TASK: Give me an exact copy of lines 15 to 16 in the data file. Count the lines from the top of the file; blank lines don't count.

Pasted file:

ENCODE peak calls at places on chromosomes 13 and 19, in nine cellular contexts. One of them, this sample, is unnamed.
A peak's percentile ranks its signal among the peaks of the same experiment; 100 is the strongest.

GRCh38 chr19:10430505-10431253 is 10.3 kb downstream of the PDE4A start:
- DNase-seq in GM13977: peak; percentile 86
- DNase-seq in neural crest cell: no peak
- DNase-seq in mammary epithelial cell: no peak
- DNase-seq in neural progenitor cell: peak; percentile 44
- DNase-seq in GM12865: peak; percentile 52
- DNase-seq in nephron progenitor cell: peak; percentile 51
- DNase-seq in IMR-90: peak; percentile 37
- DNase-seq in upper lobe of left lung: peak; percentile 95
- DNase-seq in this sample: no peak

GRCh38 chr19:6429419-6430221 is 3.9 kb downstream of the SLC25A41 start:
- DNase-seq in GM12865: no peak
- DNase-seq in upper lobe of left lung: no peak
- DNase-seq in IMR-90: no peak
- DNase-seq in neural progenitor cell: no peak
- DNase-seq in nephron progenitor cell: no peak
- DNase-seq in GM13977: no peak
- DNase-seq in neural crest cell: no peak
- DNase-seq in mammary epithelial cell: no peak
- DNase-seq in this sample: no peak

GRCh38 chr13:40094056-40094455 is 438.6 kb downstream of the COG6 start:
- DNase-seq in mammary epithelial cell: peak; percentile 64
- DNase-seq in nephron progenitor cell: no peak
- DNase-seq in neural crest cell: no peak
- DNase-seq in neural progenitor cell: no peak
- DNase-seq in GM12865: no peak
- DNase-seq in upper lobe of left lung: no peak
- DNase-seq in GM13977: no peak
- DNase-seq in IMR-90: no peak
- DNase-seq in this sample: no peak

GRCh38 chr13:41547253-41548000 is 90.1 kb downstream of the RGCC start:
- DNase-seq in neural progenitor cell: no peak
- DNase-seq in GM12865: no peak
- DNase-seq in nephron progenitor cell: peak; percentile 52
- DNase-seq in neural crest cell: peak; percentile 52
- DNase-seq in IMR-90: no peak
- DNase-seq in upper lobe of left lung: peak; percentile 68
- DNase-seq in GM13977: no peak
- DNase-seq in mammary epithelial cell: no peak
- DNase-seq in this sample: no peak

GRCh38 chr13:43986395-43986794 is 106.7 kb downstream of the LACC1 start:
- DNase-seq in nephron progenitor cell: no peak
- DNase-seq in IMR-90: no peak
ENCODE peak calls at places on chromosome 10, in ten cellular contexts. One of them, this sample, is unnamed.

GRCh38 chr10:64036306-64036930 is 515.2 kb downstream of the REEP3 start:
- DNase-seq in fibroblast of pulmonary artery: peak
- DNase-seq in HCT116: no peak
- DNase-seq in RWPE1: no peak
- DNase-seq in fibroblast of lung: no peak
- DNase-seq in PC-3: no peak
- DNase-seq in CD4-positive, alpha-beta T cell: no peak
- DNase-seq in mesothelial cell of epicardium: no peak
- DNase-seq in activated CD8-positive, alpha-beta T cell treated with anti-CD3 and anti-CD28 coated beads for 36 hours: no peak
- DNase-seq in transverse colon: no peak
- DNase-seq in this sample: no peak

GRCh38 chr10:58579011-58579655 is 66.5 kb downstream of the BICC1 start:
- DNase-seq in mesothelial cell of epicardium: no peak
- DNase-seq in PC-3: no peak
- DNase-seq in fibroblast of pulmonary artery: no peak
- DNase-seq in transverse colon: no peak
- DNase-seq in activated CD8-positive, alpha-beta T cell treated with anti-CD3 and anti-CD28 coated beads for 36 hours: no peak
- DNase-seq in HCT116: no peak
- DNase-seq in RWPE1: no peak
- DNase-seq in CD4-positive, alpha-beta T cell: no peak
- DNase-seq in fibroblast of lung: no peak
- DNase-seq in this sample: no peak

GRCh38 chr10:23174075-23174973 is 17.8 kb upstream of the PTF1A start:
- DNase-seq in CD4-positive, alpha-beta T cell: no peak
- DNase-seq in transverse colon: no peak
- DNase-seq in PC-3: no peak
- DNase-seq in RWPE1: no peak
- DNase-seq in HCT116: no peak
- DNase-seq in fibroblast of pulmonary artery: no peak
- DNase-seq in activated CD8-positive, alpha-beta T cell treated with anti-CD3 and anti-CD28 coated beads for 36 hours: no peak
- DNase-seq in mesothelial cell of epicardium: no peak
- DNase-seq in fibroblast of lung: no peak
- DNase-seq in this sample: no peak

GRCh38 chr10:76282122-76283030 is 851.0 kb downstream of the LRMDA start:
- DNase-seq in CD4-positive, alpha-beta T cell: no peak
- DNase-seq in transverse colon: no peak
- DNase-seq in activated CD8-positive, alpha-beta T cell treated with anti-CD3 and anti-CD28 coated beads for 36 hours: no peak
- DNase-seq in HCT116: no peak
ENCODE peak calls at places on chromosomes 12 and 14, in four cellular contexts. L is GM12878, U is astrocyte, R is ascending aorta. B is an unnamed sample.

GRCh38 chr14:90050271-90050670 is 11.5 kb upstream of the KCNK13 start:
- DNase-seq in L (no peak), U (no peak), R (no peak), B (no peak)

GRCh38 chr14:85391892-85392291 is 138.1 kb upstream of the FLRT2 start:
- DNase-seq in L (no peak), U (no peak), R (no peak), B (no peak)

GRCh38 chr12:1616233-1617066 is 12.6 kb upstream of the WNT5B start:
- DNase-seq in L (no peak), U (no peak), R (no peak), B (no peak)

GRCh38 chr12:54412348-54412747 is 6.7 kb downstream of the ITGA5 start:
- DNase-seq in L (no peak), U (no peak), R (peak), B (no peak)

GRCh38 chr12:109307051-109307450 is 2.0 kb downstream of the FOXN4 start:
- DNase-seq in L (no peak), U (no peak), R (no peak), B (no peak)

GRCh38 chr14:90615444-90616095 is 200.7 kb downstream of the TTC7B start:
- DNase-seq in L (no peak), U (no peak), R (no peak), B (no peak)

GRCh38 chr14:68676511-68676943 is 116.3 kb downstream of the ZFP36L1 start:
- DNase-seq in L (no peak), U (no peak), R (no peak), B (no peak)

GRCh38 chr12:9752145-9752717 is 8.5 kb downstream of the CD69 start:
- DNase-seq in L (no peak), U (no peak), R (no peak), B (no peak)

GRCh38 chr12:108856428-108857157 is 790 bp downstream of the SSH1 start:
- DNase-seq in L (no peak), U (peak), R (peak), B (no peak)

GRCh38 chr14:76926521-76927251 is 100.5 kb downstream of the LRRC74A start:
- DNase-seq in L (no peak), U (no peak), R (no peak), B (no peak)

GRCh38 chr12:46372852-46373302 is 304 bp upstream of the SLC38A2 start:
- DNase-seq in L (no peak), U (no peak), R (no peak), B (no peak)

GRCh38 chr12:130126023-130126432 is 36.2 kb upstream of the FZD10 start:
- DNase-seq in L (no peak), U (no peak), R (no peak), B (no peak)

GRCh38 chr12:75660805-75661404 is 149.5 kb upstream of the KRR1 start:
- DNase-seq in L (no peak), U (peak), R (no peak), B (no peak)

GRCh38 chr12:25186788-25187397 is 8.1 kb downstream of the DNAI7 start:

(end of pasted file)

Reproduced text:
- DNase-seq in upper lobe of left lung: no peak
- DNase-seq in IMR-90: no peak